The Lord is your keeper;
The Lord is your shade on your right hand...
The Lord will protect you from all evil;
He will keep your soul.
The Lord will guard your going out and your coming in
From this day forth and forevermore.
Psalm 121: 5, 7, 8 nasb

Take heart today that our God is up and on it. He hasn't missed a single circumstance of our lives. He knows. He sees. He cares. He actively works on our behalf.

~~~~~~~~~~~~~~
Need a quick holiday read? Humor mixed with faith? 

Consider my new e-book. The Clay Papers (lessons in being moldable in God's hands, based on a series of pottery lessons) is now available as a 99 cent ebook on Amazon. Click the link to see more. There's a link to give as a gift as well.)
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In case you missed any of the past week's posts, here are the links:  Finding Christmas: The Mission StatementFinding Christmas: The Divine Paradox, and Finding Christmas: The Storm ShelterFinding Christmas: Overcoming, and Finding Christmas: Giving Ourselves,  The Belated Christmas Letter, and Living Lean.

The most read post of the last week: Finding Christmas: The Storm Shelter.
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#sleepgoal #Godneversleeps #disciple #JesusChrist #Christian

Sunday, December 27, 2015

Living Lean


"Hey, Ryan, I have two of these vases. Why don't you take one back to Atlanta. Don't you need a vase for flowers?" I had made the vases during my days as a potter, and I view them as a treasure.

Ryan looked at me in disbelief, but spoke with the patience usually reserved for a child. "Mama, my apartment is really small. I have nine decorative items. If I had even one more thing, it would be cluttered." He was serious.

I looked around my house and saw my "stuff" with new eyes.  "I have more than nine decorations," I said, musing.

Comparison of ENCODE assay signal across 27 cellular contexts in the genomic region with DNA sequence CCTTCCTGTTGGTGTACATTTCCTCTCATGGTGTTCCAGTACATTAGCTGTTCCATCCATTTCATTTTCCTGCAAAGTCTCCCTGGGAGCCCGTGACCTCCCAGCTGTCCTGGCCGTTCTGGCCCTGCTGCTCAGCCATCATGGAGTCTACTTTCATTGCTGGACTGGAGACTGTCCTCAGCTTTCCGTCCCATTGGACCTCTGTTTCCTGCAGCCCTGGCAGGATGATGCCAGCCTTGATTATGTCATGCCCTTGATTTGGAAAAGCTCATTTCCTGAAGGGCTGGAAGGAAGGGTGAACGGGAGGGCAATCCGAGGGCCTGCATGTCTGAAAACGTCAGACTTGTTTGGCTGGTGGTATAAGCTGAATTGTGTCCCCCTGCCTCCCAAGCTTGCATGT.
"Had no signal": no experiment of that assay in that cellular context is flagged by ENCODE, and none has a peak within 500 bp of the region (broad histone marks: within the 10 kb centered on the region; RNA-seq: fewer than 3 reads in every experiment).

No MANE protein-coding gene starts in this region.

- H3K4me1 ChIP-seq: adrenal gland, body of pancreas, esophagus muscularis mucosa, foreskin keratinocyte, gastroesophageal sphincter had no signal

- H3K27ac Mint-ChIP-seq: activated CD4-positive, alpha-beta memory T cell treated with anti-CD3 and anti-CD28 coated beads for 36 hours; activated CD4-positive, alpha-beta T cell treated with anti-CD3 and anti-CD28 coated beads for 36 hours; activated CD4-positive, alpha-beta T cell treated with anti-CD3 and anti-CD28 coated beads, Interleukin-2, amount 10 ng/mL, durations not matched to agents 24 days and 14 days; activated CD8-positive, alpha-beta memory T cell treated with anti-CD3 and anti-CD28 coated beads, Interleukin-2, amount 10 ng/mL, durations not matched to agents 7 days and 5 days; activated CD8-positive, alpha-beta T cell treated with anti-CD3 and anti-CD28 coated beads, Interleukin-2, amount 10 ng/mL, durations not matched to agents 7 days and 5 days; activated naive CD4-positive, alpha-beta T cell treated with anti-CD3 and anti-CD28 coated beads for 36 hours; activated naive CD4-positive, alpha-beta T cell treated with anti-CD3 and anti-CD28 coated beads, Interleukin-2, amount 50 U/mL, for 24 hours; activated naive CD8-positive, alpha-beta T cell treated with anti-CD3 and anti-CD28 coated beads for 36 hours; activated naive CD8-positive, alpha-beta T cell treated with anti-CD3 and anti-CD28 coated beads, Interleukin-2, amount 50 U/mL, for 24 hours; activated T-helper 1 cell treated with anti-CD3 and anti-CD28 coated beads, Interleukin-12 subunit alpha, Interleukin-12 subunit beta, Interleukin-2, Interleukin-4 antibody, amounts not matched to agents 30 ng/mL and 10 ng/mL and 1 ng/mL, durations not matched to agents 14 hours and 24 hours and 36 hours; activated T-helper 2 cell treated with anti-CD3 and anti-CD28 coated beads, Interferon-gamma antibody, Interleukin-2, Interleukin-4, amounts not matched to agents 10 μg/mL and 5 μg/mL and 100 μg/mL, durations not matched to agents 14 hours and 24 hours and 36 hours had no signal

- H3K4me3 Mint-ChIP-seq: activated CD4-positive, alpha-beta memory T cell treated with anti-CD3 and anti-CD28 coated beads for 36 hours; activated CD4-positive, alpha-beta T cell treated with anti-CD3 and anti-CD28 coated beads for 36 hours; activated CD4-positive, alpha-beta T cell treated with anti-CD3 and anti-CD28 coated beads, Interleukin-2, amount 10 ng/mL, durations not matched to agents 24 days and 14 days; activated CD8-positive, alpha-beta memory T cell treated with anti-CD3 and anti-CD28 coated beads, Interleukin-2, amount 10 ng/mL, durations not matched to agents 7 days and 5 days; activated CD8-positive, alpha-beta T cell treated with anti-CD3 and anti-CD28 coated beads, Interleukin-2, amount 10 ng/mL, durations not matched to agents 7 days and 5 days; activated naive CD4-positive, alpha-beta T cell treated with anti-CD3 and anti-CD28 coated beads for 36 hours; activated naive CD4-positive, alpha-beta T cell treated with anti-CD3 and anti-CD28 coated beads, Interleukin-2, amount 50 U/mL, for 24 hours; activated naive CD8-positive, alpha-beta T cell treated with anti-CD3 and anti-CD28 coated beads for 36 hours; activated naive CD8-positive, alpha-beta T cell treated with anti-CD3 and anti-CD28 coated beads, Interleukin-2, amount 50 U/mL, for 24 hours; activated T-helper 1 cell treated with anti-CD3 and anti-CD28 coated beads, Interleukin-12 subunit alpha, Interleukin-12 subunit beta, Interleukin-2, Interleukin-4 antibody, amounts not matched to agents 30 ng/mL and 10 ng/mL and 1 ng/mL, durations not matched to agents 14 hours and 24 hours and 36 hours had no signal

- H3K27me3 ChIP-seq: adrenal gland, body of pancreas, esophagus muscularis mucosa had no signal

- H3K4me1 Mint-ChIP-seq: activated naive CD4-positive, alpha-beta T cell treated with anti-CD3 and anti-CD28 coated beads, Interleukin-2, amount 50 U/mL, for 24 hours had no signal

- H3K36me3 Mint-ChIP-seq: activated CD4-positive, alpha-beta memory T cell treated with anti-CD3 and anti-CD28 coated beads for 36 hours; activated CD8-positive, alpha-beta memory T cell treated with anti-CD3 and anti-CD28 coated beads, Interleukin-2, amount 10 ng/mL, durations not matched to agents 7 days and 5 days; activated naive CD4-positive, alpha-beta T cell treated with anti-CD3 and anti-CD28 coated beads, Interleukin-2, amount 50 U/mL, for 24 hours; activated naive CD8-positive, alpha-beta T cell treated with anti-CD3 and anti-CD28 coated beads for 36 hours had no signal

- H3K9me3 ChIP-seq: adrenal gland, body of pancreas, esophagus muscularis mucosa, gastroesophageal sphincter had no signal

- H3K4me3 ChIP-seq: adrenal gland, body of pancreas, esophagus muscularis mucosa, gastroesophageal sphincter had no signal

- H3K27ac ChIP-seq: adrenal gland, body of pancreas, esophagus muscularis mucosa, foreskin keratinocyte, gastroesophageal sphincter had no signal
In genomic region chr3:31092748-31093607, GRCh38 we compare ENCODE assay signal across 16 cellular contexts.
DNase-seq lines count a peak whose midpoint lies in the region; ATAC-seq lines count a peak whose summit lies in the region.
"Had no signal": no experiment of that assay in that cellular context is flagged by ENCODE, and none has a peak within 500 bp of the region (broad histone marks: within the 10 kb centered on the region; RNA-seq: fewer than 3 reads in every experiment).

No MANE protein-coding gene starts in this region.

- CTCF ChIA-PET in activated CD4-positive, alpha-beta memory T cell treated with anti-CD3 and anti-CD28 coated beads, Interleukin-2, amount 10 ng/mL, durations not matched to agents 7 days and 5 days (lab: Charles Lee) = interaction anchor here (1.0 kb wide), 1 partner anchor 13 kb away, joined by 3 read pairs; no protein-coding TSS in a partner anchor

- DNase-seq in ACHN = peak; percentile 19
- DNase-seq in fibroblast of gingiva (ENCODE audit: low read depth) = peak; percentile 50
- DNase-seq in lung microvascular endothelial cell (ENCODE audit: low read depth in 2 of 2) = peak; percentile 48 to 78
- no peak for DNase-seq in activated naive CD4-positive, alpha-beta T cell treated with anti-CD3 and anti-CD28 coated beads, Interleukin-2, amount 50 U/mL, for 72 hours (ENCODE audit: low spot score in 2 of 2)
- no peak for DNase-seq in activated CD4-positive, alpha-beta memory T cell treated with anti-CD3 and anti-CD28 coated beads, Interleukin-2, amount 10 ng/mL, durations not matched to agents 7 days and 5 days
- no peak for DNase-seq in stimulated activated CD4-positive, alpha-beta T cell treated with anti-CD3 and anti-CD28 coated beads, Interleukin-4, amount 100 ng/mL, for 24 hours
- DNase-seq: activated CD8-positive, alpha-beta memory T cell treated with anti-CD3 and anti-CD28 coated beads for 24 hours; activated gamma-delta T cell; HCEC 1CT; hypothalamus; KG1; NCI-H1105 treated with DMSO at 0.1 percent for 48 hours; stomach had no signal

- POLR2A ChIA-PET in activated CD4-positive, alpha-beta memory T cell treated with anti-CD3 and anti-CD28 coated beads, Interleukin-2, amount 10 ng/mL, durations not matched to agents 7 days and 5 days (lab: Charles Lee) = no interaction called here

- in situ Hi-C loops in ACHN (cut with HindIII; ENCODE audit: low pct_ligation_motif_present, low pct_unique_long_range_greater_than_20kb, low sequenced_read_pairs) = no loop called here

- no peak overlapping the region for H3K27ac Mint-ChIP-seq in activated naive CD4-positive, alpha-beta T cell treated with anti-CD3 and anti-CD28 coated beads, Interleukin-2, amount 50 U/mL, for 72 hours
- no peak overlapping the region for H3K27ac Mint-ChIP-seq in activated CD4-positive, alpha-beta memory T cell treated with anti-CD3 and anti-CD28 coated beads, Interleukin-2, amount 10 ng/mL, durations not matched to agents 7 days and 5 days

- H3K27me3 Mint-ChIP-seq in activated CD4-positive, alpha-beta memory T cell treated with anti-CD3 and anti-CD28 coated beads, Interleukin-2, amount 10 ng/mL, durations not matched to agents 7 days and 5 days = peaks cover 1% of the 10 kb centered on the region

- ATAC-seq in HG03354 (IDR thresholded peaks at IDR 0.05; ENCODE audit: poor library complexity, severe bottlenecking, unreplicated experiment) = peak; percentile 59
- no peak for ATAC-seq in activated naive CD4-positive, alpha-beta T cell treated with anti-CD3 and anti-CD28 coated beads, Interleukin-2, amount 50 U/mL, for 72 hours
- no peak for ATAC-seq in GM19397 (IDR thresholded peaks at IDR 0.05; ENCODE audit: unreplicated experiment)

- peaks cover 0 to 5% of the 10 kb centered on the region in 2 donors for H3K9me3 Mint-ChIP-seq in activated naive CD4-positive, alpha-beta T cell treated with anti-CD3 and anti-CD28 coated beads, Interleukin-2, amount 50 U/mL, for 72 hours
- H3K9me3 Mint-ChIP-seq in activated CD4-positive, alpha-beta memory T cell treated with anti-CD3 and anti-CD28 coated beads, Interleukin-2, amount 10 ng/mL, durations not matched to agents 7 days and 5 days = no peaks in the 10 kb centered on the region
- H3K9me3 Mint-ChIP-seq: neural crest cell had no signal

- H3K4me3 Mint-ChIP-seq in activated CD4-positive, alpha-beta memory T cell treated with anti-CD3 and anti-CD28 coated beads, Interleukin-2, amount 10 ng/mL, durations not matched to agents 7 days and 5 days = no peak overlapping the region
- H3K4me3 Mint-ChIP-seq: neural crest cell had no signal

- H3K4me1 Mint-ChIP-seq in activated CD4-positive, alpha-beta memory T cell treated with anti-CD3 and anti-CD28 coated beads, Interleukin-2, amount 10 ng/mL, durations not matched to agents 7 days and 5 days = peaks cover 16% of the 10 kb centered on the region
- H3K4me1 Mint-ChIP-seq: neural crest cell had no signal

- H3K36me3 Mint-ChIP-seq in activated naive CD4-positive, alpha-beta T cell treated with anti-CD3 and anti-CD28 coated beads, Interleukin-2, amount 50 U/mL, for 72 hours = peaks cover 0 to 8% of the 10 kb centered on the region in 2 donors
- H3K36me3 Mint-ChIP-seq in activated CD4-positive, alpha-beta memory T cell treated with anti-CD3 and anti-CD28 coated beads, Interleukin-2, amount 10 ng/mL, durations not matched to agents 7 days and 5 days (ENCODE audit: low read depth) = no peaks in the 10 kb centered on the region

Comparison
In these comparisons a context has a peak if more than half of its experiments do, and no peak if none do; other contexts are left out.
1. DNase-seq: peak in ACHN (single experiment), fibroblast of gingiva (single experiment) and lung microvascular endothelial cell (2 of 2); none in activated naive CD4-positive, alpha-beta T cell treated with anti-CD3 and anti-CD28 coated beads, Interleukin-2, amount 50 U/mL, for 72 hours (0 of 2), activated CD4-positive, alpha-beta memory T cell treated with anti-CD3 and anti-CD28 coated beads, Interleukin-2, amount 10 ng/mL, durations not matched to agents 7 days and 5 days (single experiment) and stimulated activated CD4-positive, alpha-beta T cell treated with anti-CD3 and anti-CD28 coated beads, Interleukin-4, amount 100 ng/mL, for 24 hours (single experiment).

"Yeah, and you should consider getting rid of some of them."

Out of the mouths of babes...

I have not only considered getting rid of some things, I've started cleaning out. Much to my surprise, I found a three-piece service for eight of Christmas dishes, twelve goblets with trees for stems, a snowman spoon rest, and a set of snowman salt and pepper shakers, none of which I have used in the last two decades. They had been stashed in a top cabinet so long, I'd forgotten I had them.  

Those Christmas items are only the beginning of the "stuff" I've accumulated over twenty-six years in this house. They will soon be going to a new home. 

I'm cleaning out what I don't need. 

Ryan lives lean and it's so freeing for him that I've decided to try it. Well, I probably won't live as lean as Ryan, but I'm moving in that direction. 

This morning, I considered one of the verses I've memorized.

"...one's life does not consist in the abundance of his possessions..." Luke 12:15 esv

Life is not about stuff. Life in Christ is about freedom. 

"It was for freedom that Christ set us free..." Galatians 5:1 nasb

That freedom includes the freedom from "stuff", but it is so much more. Christ intended us to be free from the burden of sin, as well. 

As we make preparations for the new year, let's clean out the accumulations of the old and move toward living lean.